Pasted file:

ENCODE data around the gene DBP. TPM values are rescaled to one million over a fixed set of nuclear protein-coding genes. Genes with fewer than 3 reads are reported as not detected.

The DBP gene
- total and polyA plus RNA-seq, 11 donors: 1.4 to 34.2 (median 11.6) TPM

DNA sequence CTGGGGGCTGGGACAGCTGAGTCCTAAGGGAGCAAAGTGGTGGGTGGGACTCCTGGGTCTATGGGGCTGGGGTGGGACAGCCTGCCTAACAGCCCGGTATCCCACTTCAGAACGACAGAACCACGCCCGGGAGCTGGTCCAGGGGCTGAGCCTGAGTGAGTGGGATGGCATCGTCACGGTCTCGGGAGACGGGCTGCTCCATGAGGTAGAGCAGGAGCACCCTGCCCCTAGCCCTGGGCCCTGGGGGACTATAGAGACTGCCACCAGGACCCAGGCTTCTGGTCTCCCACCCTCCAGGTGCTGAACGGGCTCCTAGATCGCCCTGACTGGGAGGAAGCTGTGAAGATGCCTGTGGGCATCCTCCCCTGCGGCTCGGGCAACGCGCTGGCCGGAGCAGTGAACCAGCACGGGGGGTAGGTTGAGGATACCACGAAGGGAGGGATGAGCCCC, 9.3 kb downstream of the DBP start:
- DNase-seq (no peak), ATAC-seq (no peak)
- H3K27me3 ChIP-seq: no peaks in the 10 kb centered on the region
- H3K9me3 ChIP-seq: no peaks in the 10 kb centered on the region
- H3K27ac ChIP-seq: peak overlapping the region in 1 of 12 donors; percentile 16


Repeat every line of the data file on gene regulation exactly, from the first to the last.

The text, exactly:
ENCODE data around the gene DBP. TPM values are rescaled to one million over a fixed set of nuclear protein-coding genes. Genes with fewer than 3 reads are reported as not detected.

The DBP gene
- total and polyA plus RNA-seq, 11 donors: 1.4 to 34.2 (median 11.6) TPM

DNA sequence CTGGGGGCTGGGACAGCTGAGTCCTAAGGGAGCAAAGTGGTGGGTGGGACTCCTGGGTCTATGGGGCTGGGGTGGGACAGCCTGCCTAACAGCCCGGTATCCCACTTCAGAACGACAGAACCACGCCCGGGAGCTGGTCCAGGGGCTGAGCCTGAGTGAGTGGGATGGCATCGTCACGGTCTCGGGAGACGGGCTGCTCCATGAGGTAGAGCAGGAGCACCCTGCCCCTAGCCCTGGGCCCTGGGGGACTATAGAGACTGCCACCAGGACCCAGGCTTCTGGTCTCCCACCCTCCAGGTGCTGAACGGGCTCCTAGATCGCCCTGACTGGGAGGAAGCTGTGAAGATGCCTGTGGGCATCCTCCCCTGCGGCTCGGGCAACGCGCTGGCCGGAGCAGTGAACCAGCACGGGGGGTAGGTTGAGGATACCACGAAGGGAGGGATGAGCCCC, 9.3 kb downstream of the DBP start:
- DNase-seq (no peak), ATAC-seq (no peak)
- H3K27me3 ChIP-seq: no peaks in the 10 kb centered on the region
- H3K9me3 ChIP-seq: no peaks in the 10 kb centered on the region
- H3K27ac ChIP-seq: peak overlapping the region in 1 of 12 donors; percentile 16